Induction of chromosomal aberrations by phenolic compounds: possible role of reactive oxygen species

Research output: Contribution to journalArticlepeer-review

34 Citations (Scopus)


Phenolic molecules are widely present in the environment and some of them are well known carcinogens. Some phenolic molecules are also genotoxic but the mechanisms involved in this process are not fully understood. We have studied the induction of chromosomal aberrations by phenol, catechol and pyrogallol in V79 cells at different pH values (6.0, 7.4 and 8.0). At the same pH values, the production of hydroxyl radicals was assessed by measuring the degradation of deoxyribose. Apart from phenol, which only induces a non-significant increase in chromosomal aberration in this experimental system, catechol and pyrogallol showed clear clastogenic effect in a pH-dependent way. Experiments carried out at pH 7.4 in the presence of S9 Mix, SOD, catalase and catalase + SOD suggest that the formation of reactive oxygen species is not the main mechanism involved in the genotoxicity of catechol. However, concerning pyrogallol, our results suggest that its genotoxicity is almost exclusively mediated by reactive oxygen species. Taken together, these results suggest that, in spite of the structural similarity between the different molecules studied, the mechanisms of genotoxicity of these molecules could be considerably different. The existence of several mechanisms of genotoxicity, partially shared by this class of compounds, could explain the synergistic effects observed between these compounds in several genotoxicity test systems. Accurate knowledge of their mechanisms of genotoxicity could improve considerably the assessment of their relevance to human health, since these compounds, once absorbed, are subject to a wide range of pH values in vivo. (C) 2003 Elsevier B.V. All rights reserved.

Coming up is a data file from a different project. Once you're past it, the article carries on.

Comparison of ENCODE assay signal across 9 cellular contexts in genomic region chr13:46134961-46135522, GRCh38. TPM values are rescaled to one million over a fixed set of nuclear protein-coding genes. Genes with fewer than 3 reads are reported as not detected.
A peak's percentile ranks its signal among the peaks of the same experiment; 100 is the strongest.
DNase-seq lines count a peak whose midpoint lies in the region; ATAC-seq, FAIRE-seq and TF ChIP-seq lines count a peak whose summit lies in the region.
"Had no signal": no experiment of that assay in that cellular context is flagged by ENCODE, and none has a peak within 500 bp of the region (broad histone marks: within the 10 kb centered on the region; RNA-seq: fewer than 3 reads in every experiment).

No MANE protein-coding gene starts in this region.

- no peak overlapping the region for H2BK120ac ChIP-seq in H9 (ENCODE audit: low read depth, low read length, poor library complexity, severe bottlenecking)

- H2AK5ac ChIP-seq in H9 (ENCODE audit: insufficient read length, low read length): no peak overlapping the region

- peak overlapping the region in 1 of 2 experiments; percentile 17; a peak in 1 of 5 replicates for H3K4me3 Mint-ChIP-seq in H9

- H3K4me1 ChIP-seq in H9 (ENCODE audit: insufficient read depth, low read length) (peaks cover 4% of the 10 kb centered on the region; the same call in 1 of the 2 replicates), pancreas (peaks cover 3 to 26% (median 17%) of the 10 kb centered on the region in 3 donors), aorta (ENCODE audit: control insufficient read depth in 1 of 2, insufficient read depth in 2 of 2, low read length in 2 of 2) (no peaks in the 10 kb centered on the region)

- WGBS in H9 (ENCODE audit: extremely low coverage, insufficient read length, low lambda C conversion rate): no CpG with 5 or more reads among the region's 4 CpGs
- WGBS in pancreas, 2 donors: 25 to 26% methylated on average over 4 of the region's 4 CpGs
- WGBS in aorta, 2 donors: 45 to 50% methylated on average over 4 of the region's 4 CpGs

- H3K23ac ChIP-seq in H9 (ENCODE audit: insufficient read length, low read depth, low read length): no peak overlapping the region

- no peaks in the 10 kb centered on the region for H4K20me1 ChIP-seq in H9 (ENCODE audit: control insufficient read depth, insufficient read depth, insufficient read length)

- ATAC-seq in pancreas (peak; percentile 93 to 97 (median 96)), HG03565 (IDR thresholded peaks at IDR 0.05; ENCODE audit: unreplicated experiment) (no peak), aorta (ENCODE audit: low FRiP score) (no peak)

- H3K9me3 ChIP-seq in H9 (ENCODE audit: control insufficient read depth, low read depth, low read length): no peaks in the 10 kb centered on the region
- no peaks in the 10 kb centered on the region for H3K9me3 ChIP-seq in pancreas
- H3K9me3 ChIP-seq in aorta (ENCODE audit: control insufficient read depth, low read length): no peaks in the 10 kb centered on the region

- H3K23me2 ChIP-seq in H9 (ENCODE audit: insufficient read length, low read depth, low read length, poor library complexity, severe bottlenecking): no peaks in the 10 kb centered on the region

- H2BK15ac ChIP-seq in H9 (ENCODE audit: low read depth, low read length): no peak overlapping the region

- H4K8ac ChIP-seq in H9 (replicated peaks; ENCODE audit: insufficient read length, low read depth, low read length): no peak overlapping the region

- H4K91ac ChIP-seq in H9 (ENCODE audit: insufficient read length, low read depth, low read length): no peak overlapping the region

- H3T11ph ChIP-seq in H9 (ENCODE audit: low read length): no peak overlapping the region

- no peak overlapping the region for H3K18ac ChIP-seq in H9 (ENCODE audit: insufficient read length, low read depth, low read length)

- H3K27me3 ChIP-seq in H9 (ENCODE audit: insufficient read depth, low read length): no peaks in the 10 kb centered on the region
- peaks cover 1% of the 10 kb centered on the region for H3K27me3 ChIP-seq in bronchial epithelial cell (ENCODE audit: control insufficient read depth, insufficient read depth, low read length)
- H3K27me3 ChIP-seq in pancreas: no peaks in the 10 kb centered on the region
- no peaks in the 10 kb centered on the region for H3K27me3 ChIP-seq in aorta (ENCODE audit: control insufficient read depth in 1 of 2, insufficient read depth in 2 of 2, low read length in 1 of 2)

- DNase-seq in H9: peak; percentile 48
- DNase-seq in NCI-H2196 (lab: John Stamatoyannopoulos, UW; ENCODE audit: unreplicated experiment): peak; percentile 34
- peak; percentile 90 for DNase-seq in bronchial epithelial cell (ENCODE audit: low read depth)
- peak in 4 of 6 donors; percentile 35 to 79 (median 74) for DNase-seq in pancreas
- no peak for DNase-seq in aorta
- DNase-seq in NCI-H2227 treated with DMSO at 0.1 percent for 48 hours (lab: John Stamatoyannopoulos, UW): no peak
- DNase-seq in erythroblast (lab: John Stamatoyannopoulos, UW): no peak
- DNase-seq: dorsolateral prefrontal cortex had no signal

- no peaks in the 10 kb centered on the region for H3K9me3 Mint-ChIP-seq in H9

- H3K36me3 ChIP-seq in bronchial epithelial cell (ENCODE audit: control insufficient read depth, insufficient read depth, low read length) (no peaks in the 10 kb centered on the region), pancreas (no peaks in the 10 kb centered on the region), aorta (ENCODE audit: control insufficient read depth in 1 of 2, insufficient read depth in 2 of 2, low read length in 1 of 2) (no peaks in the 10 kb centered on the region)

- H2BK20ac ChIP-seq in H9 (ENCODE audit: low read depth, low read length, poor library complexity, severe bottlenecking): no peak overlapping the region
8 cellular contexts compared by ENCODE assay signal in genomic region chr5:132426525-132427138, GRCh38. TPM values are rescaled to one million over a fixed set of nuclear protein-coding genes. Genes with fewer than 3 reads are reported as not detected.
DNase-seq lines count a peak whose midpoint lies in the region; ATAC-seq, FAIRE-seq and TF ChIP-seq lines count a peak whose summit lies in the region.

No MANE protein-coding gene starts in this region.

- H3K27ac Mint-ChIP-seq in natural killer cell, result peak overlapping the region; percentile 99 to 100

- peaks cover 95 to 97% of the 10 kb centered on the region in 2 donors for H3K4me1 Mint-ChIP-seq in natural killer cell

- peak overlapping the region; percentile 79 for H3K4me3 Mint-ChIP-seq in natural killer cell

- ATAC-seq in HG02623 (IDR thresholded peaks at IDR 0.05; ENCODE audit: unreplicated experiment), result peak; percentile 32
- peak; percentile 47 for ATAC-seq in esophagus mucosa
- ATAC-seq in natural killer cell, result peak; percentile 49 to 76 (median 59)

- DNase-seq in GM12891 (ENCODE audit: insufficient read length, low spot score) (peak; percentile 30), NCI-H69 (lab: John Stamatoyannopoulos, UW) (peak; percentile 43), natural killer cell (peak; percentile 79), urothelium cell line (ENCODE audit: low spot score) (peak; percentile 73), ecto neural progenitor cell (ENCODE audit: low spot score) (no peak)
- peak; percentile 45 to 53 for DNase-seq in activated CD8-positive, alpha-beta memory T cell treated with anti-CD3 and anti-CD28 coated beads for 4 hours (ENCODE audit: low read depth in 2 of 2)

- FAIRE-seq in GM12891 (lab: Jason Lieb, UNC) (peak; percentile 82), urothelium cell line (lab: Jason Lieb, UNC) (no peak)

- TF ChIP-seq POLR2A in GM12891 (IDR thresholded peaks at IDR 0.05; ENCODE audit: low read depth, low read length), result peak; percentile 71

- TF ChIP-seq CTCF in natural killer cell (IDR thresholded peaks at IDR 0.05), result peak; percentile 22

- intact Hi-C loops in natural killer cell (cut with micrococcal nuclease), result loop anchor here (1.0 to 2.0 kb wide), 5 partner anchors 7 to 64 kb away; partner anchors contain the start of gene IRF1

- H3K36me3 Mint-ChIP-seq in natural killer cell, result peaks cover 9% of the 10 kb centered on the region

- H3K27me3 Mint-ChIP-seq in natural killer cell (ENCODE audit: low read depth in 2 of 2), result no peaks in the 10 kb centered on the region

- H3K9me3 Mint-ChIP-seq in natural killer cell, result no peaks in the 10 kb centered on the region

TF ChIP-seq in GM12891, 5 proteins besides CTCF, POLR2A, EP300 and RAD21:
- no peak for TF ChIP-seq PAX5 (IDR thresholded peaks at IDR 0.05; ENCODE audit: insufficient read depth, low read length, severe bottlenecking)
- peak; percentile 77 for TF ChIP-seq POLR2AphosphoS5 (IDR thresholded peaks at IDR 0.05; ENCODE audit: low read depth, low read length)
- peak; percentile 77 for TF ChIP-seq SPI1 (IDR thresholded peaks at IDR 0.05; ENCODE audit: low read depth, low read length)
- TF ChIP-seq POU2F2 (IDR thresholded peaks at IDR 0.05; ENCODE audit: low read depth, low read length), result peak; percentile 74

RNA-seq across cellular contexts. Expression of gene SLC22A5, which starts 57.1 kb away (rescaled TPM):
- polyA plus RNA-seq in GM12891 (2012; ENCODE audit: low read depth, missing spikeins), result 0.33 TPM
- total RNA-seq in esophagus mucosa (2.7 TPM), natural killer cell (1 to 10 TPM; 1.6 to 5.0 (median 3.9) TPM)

Original languageUnknown
Pages (from-to)29-42
JournalMutation Research-Genetic Toxicology And Environmental Mutagenesis
Issue number1
Publication statusPublished - 1 Jan 2003

Cite this